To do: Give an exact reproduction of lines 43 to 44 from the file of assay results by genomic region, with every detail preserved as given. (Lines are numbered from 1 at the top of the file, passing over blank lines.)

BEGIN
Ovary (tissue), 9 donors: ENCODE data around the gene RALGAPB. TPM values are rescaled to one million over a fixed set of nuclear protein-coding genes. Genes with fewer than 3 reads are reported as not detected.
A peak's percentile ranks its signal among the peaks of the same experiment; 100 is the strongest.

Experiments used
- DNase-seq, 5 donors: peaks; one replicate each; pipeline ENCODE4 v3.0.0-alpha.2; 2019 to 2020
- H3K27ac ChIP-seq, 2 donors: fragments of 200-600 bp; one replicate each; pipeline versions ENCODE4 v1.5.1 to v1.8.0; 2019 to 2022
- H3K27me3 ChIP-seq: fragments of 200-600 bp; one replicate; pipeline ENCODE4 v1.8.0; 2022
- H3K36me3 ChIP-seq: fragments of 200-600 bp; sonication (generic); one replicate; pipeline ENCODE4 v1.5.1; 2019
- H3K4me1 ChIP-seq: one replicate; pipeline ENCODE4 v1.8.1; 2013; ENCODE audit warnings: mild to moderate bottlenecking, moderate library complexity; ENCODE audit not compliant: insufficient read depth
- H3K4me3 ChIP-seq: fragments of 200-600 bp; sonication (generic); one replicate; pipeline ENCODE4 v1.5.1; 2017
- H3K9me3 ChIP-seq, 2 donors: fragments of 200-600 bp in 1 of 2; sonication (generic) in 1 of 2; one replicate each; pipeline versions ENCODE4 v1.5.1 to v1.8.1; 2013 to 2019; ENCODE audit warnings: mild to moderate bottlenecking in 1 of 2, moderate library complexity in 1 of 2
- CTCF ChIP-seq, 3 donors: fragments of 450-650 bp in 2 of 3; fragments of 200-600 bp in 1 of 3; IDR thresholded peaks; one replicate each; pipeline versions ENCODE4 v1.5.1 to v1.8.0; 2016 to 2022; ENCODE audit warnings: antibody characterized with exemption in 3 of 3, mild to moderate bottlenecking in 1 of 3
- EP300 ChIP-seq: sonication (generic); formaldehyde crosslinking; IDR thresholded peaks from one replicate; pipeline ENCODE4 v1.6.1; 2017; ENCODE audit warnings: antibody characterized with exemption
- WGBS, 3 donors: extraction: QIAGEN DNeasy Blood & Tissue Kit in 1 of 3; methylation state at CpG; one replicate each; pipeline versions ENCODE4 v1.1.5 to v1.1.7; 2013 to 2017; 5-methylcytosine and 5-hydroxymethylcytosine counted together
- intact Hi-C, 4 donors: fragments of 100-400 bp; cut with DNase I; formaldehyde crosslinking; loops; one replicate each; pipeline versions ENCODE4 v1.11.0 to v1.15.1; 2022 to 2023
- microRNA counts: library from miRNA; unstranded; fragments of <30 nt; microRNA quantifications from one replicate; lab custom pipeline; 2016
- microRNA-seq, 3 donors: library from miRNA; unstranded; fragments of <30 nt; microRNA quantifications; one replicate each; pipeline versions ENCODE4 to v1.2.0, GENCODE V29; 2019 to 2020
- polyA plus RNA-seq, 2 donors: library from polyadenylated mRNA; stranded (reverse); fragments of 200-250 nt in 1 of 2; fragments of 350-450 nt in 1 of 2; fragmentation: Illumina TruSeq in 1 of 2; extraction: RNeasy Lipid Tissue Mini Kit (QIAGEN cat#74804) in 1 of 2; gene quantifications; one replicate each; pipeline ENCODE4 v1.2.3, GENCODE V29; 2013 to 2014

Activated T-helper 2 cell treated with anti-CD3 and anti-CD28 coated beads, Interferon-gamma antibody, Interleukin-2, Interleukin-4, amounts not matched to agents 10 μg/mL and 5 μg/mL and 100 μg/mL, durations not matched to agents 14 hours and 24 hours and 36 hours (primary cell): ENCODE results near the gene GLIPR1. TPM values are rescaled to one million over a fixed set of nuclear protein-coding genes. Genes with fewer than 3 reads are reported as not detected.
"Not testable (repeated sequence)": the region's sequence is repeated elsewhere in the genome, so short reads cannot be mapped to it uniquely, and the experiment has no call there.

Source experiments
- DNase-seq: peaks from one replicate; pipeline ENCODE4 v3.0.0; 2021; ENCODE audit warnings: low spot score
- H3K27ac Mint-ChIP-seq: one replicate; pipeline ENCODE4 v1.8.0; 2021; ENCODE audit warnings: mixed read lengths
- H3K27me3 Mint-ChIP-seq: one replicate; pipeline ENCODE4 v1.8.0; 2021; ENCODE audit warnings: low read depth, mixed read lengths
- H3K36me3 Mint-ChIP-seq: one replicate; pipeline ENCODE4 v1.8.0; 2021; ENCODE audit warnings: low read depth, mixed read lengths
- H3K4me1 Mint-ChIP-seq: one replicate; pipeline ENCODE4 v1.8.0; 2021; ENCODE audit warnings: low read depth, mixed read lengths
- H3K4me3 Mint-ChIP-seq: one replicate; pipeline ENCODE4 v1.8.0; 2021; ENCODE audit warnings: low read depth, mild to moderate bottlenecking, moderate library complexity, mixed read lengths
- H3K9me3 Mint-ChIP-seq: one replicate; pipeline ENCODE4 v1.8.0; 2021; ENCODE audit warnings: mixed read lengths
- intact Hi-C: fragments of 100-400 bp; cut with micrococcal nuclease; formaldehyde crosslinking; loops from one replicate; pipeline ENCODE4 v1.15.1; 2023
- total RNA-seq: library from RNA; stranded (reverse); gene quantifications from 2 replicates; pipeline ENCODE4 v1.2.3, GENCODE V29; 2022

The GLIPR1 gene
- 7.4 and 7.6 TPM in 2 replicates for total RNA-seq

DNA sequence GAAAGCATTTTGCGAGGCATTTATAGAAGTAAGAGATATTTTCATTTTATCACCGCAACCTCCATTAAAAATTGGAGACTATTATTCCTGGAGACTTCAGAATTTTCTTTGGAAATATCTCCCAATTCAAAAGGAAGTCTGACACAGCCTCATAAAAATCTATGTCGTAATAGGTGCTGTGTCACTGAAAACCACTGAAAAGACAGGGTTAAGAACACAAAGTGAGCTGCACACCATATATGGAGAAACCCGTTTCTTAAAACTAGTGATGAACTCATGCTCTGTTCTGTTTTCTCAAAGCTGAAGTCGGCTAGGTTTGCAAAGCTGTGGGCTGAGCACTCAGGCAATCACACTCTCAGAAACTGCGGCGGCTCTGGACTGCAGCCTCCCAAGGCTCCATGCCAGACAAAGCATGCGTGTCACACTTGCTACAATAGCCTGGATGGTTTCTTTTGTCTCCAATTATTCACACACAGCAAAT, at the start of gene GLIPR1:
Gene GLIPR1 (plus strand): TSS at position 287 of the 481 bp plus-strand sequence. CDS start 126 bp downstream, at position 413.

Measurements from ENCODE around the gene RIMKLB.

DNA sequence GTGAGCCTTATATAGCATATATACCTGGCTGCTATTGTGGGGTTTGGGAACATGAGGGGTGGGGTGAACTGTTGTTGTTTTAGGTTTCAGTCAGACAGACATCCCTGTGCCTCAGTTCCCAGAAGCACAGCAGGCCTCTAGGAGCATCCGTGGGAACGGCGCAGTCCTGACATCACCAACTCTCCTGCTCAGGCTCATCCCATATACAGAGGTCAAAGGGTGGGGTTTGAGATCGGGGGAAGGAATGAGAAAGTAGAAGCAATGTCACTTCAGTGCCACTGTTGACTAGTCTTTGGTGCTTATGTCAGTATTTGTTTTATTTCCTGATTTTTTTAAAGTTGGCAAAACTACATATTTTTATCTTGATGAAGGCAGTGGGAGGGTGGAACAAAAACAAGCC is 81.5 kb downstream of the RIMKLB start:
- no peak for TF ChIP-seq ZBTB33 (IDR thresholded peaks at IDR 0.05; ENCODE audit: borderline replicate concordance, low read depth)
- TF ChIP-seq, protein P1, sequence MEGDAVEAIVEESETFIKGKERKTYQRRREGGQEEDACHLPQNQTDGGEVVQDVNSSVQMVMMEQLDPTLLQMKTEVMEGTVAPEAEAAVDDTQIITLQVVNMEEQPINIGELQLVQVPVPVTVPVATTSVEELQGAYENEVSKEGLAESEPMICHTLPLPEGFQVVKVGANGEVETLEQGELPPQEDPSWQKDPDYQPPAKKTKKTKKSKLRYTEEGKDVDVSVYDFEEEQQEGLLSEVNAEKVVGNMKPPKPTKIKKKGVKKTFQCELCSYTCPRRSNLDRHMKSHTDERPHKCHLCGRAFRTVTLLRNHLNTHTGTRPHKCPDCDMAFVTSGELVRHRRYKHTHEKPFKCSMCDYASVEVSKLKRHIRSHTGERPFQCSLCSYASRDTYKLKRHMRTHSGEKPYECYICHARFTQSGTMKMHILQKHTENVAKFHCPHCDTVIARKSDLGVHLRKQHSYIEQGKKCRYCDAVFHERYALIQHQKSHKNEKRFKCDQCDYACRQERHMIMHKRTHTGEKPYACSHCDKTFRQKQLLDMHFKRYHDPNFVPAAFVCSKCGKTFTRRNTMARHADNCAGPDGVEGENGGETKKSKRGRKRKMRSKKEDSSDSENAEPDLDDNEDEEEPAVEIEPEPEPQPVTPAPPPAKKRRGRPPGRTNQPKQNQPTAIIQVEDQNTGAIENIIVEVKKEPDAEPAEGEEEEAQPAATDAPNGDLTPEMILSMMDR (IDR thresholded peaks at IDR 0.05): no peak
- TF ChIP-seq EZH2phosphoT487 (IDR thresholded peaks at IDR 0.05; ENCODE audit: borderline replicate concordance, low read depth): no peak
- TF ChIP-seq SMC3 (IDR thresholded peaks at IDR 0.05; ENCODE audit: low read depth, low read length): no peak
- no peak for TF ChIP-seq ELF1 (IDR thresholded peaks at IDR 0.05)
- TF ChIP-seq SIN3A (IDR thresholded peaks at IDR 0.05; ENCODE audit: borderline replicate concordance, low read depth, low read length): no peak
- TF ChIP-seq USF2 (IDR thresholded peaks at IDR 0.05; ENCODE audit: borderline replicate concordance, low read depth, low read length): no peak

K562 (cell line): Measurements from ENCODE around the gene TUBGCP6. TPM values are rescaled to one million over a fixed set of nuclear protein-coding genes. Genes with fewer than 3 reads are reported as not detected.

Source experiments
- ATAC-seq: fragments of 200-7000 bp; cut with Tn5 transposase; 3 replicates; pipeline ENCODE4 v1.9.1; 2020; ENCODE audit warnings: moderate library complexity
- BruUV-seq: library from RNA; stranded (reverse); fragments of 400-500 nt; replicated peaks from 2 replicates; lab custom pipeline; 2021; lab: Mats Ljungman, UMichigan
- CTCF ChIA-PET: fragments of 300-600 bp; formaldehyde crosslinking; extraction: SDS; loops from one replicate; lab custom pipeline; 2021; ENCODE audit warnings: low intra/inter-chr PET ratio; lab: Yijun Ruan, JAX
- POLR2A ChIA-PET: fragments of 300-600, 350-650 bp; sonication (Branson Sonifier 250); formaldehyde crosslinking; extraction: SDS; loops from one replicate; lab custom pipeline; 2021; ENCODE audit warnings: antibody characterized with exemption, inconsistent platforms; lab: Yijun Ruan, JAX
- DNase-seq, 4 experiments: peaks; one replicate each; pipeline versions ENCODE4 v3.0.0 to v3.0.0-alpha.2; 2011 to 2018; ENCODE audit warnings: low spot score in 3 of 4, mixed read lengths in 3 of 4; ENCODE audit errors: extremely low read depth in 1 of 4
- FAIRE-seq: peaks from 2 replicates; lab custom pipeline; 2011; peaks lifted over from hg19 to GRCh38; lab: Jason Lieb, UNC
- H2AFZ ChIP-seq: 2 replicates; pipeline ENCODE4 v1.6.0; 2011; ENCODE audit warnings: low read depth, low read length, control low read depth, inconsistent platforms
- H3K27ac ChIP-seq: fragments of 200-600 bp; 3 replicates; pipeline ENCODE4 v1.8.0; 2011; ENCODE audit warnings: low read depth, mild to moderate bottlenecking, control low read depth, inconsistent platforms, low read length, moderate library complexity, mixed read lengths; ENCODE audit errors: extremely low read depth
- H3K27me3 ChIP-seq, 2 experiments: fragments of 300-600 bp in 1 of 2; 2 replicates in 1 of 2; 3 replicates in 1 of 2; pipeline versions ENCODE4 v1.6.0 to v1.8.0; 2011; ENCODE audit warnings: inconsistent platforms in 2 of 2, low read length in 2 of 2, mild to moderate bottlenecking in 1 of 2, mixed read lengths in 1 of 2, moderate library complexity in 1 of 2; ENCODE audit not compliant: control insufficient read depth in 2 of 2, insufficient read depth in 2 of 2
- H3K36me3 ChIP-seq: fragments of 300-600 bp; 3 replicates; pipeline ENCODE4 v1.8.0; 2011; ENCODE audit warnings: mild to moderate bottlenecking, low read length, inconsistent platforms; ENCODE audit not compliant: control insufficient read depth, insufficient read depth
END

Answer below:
K562 (cell line): Measurements from ENCODE around the gene TUBGCP6. TPM values are rescaled to one million over a fixed set of nuclear protein-coding genes. Genes with fewer than 3 reads are reported as not detected.

Source experiments